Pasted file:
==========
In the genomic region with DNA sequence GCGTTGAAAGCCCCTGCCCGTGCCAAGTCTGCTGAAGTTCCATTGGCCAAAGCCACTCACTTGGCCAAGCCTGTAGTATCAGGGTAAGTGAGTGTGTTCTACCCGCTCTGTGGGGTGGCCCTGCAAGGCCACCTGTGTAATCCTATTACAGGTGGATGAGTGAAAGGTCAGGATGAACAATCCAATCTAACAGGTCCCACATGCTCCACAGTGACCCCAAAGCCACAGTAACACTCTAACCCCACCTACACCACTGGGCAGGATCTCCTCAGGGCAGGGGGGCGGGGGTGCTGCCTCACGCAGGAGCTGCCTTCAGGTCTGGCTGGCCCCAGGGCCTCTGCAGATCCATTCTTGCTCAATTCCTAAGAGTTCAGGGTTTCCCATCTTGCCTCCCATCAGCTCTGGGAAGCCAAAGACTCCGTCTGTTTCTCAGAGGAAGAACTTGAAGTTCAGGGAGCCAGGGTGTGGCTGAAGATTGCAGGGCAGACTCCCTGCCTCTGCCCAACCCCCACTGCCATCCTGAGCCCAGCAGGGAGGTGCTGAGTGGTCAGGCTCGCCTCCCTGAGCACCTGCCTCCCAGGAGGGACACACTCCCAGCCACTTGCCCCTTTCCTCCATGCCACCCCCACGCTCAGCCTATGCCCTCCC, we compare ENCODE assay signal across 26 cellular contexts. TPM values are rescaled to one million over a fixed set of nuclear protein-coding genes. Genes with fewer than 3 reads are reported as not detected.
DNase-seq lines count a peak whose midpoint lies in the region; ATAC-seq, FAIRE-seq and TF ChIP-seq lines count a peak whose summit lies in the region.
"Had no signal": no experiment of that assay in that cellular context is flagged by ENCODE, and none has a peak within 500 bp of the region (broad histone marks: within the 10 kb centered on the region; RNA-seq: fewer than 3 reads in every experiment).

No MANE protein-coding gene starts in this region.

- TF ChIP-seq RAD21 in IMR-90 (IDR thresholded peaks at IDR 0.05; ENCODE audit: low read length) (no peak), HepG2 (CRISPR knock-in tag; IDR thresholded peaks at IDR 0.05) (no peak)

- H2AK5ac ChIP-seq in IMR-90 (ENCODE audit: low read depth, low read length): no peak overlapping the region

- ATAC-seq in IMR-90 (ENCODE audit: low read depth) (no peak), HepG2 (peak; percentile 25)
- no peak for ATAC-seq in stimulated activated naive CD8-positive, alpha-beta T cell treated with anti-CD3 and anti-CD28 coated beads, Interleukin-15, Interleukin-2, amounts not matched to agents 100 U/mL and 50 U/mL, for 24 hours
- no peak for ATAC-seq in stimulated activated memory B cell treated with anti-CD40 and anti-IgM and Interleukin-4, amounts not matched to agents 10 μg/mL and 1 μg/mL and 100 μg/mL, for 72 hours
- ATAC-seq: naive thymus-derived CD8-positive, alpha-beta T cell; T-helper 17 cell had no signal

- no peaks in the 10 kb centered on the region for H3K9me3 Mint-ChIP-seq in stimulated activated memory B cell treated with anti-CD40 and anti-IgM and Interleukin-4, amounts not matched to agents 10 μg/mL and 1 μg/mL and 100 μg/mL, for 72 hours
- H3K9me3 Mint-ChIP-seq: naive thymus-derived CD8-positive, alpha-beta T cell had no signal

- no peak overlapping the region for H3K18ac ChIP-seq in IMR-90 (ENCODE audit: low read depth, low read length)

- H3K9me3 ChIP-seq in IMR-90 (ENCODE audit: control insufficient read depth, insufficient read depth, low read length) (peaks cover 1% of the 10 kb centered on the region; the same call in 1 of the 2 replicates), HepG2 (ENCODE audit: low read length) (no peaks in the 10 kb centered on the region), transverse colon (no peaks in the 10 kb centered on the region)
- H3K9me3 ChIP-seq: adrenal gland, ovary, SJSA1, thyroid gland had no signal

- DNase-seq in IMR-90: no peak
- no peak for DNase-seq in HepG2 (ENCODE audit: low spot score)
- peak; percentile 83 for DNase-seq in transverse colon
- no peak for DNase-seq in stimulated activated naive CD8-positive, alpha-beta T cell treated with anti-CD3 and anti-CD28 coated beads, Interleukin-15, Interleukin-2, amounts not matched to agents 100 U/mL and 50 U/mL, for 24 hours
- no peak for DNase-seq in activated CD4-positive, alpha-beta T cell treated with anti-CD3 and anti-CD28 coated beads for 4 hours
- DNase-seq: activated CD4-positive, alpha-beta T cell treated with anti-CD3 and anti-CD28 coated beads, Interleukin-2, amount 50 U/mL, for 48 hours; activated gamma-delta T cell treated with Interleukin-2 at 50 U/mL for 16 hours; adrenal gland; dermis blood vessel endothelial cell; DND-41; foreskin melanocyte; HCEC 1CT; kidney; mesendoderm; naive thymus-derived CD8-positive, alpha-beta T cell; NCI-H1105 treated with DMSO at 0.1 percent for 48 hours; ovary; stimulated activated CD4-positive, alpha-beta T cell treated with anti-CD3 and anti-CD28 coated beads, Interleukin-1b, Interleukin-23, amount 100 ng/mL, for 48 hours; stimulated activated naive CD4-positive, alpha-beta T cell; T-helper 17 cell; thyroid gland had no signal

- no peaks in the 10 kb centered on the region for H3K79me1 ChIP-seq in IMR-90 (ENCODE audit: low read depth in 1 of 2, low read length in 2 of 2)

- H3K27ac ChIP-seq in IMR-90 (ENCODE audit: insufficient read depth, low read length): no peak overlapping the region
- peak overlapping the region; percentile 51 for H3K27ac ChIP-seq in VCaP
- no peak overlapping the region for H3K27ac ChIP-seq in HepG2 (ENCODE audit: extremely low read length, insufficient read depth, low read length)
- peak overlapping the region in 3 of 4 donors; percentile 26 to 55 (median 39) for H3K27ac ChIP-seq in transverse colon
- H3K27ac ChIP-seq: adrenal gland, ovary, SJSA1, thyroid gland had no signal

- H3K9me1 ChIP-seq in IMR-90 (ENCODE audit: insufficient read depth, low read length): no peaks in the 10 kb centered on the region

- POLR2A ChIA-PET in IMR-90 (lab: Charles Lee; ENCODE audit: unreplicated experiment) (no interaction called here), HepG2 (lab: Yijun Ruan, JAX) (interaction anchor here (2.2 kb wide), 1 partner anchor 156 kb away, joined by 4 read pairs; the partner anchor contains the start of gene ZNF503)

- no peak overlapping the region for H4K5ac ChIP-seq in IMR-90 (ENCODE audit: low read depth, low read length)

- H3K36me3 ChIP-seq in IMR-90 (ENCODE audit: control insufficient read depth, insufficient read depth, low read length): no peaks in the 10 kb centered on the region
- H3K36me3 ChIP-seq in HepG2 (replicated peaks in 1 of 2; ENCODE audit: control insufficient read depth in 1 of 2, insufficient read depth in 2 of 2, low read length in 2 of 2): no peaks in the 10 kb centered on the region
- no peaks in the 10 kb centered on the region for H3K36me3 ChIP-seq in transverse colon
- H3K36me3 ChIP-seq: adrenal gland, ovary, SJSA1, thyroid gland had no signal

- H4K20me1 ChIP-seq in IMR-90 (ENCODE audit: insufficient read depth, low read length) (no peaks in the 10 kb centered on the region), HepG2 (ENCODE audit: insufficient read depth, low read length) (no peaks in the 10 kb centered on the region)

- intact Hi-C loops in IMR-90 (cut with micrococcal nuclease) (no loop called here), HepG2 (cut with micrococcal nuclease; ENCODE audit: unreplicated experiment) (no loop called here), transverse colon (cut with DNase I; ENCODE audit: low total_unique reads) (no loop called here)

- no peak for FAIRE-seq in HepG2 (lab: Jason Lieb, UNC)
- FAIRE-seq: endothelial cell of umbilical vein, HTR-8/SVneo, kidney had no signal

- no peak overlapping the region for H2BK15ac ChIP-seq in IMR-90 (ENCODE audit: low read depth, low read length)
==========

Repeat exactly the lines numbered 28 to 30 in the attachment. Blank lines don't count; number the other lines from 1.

- H3K9me1 ChIP-seq in IMR-90 (ENCODE audit: insufficient read depth, low read length): no peaks in the 10 kb centered on the region

- POLR2A ChIA-PET in IMR-90 (lab: Charles Lee; ENCODE audit: unreplicated experiment) (no interaction called here), HepG2 (lab: Yijun Ruan, JAX) (interaction anchor here (2.2 kb wide), 1 partner anchor 156 kb away, joined by 4 read pairs; the partner anchor contains the start of gene ZNF503)

- no peak overlapping the region for H4K5ac ChIP-seq in IMR-90 (ENCODE audit: low read depth, low read length)